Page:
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Negotiation and Conflict Resolution in Criminal Practice
Lawyers, Crown counsels, district attorneys, and paralegals are often tasked with managing negotiation and conflict resolution in the courtroom; however, very little theory or literature surrounding this specialization exists. This handbook effectively closes these gaps and extensively discusses theories of negotiation and conflict resolution in criminal practice. Part one discusses communicating effectively and appropriately with clients, court staff, and opposing counsel by identifying and establishing cultural competence, rapport, and nonverbal cues. Part two identifies alternative processes in negotiation and conflict resolution including victim-offender mediation and retroactive justice, while part three covers career development in areas such as managing challenging clients and developing strategies for dealing with high-stress scenarios. This ground-breaking resource is well suited to students in a wide variety of courses that specialize in negotiation and conflict resolution including criminal justice, law, paralegal, police studies, or criminology.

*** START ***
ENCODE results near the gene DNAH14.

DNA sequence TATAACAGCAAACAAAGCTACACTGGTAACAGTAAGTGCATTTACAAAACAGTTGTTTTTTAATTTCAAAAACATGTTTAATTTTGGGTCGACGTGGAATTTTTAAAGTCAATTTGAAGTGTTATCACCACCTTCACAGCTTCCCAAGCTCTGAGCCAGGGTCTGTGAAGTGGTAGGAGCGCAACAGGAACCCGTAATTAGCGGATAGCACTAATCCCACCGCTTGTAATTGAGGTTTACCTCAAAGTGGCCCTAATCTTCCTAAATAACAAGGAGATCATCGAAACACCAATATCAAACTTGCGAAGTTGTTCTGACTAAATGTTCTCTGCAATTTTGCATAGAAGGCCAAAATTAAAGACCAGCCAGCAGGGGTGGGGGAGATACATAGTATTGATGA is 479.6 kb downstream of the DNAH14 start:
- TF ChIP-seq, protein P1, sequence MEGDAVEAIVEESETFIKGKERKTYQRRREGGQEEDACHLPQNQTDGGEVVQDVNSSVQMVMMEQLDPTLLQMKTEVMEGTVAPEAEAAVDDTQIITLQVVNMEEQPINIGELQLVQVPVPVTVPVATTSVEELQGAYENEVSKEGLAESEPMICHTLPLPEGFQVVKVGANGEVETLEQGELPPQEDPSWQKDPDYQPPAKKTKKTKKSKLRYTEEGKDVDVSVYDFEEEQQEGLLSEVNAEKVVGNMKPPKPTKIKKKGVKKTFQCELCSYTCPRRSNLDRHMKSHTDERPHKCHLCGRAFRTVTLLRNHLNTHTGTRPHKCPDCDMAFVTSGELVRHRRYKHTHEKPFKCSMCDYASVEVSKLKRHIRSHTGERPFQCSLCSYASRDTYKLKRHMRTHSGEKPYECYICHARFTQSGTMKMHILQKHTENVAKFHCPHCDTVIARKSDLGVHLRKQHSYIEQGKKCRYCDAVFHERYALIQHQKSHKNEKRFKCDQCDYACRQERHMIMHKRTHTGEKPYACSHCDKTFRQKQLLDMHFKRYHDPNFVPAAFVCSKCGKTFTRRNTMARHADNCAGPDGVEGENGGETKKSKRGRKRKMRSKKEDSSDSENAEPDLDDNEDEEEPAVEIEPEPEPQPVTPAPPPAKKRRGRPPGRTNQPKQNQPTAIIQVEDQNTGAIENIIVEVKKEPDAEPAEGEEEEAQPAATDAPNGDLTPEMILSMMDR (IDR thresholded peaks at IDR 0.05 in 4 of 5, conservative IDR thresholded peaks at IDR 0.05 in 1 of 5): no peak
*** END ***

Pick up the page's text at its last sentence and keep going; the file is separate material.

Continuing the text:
- includes case studies, ethical dilemmas, and suggestions for further readings
Table of Contents
Introduction: The Context – Conflict Resolution and Negotiation in Criminal Law
Part I: Conflict Resolution and Negotiation in Traditional Criminal Law Processes
Chapter 1 - Negotiation: Principles, Theory and Approach
Chapter 2 - Conflict Resolution: Theory and Practice, Ethics, Strategies and Tactics in Criminal Law Negotiations
Chapter 3 – Negotiating Across Differences: Roles, Social Context, Culture and Process
Part II: Alternatives Approaches in Canadian Criminal Law
Chapter 4 - Alternative Dispute Resolution (ADR) and Diversion in Criminal Law
Chapter 5 - Restorative Justice: Theory, Practice, Standards, Guidance
Part III: Conflict Resolution and Career Development
Chapter 6 - Surviving and Thriving – Well-Being, Competence, Difficult People and Discrimination
Appendix – FLSC Model Code Excerpt on Lawyer ‘Competence’